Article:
Music Center Gets Chanel Collection

It's an absolute first for Los Angeles. And it should thrill everyone whose heart beats faster at the sight of a new fashion creation. And particularly when that fashion comes from Paris, the fashion capital of the world, and it carries that incomparable label--Chanel.

What we're leading up to is the premier showing in Los Angeles of the fall couture collection (it makes its debut next week in Paris) from the House of Chanel. Designed by Karl Lagerfeld, the collection will be the star attraction at a gala evening on Sept. 16 hosted by the Music Center's fashion-conscious Amazing Blue Ribbon. Mrs. Thomas R. Vreeland Jr., a veritable fashion plate herself, is chairing the black-tie event which takes place in the Dorothy Chandler Pavilion's Grand Hall.

The evening will start with a champagne reception just outside the Pavilion's doors. Then the party moves inside for the show. And after that, it's time for dinner and dancing.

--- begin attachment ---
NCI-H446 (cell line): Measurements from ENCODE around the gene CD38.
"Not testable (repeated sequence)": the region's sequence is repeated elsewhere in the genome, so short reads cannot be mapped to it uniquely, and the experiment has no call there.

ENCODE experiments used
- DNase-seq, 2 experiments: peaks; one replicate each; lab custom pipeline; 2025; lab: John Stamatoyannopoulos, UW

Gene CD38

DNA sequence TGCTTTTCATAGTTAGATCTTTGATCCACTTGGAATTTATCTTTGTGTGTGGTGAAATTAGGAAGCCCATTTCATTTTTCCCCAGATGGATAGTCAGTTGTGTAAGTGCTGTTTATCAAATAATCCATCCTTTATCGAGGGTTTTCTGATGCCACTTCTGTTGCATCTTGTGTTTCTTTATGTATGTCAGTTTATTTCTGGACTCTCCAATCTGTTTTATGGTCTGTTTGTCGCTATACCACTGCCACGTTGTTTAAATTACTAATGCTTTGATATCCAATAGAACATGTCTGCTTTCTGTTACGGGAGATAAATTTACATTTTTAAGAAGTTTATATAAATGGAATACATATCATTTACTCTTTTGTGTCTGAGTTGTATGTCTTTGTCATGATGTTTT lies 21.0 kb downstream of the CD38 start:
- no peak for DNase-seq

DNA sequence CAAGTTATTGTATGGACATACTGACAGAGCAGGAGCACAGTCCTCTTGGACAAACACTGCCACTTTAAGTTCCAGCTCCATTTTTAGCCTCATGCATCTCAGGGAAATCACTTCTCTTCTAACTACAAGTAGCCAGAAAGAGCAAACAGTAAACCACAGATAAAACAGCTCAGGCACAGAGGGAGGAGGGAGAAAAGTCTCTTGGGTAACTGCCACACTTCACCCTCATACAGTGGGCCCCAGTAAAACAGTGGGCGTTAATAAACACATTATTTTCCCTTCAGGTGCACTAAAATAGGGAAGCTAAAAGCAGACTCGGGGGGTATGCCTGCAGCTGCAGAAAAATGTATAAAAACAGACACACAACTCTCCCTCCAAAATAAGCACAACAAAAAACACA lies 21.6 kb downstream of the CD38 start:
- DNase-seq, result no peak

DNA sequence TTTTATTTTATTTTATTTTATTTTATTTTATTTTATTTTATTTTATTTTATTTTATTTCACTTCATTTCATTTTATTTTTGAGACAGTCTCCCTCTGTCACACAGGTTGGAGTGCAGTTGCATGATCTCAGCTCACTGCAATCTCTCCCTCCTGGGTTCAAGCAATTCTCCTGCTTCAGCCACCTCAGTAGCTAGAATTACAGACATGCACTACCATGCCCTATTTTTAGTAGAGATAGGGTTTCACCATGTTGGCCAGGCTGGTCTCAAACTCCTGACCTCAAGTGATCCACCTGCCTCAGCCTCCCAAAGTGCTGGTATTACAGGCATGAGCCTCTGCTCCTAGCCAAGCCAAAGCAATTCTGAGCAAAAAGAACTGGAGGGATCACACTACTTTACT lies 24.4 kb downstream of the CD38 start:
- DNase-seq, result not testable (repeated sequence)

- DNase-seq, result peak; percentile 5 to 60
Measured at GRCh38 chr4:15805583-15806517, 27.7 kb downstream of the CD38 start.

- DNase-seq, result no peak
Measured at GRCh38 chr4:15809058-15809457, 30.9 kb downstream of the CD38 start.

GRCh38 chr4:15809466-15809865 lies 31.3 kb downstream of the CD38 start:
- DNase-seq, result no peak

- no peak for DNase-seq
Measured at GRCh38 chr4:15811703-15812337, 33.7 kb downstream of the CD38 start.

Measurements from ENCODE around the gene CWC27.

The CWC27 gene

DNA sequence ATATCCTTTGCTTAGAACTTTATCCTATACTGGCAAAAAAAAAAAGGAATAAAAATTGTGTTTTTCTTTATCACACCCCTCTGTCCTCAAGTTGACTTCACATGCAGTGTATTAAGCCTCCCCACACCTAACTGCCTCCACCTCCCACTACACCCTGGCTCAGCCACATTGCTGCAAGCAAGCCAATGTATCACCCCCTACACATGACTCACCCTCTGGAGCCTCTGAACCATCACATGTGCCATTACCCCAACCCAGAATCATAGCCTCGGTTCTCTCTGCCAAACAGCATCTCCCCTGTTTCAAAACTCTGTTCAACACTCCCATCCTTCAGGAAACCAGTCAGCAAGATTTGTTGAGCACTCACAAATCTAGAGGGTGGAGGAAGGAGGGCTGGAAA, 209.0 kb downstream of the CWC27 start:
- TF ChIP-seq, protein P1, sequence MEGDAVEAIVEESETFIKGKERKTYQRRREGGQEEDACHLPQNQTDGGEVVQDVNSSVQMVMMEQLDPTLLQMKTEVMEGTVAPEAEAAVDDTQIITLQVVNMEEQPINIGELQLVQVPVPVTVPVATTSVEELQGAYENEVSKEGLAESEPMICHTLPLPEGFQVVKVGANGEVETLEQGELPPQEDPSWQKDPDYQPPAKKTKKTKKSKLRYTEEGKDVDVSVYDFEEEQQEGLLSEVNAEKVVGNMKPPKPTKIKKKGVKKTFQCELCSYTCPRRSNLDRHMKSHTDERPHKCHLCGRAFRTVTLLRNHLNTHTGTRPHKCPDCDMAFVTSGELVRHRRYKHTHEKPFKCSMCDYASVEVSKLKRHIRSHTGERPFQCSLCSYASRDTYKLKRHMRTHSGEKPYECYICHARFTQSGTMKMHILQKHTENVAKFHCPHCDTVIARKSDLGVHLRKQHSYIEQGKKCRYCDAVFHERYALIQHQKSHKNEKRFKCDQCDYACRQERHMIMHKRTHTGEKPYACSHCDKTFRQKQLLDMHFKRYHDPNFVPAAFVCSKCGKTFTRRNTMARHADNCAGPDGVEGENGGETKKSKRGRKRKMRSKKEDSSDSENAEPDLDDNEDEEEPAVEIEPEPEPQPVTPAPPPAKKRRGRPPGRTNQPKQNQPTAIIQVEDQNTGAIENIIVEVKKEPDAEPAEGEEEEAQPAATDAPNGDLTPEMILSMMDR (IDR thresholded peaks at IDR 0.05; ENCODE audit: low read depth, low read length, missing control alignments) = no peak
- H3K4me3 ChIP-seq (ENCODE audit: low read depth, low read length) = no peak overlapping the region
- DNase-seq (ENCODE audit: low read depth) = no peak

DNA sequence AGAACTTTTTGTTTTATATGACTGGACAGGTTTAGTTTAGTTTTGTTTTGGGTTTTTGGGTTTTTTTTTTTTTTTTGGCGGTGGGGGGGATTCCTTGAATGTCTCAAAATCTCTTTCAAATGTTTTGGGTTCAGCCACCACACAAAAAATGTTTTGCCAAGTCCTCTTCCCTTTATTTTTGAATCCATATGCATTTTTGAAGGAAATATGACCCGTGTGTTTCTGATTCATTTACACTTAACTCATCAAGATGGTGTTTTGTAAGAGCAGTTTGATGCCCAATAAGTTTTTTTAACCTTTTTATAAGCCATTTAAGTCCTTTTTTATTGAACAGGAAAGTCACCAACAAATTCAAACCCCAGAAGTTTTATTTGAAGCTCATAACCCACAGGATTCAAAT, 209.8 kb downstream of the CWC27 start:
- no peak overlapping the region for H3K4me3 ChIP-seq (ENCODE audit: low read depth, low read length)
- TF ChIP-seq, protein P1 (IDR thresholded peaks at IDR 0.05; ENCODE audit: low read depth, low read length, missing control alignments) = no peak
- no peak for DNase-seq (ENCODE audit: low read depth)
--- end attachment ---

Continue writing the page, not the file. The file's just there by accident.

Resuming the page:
The fashion show, a 28-minute presentation, will be very Parisian, done exactly as it is in the Chanel showrooms on the Rue Cambon. Except, of course, that in Paris the models walk on a runway and at the Music Center they'll be parading up and down the Grand Staircase. (Mlle. Chanel, we feel, would not object. She always watched her showings from the staircase that led to her office.)

Hard Work Pays Off

Chanel is not only underwriting the expenses of the show, but is also making a $150,000 donation to the Music Center Unified Fund. It's the kind of wonderful benefit a party chairman dreams of. But it's also hard work. Says Nancy Vreeland, "I've been working on this with Kitty d'Alessio (Chanel president) for a long time. Kitty and I first met in February of 1983."

The coordination between Chanel and the Blue Ribbon has so far been ideal. Chanel has specified that the decor be all white. The couture house is also bringing in 25 of its models, including the "face of Chanel"--Ines de la Frassange--their head vendeuse , and their lighting and sound specialists who will work hand in hand with their counterparts at the Pavilion.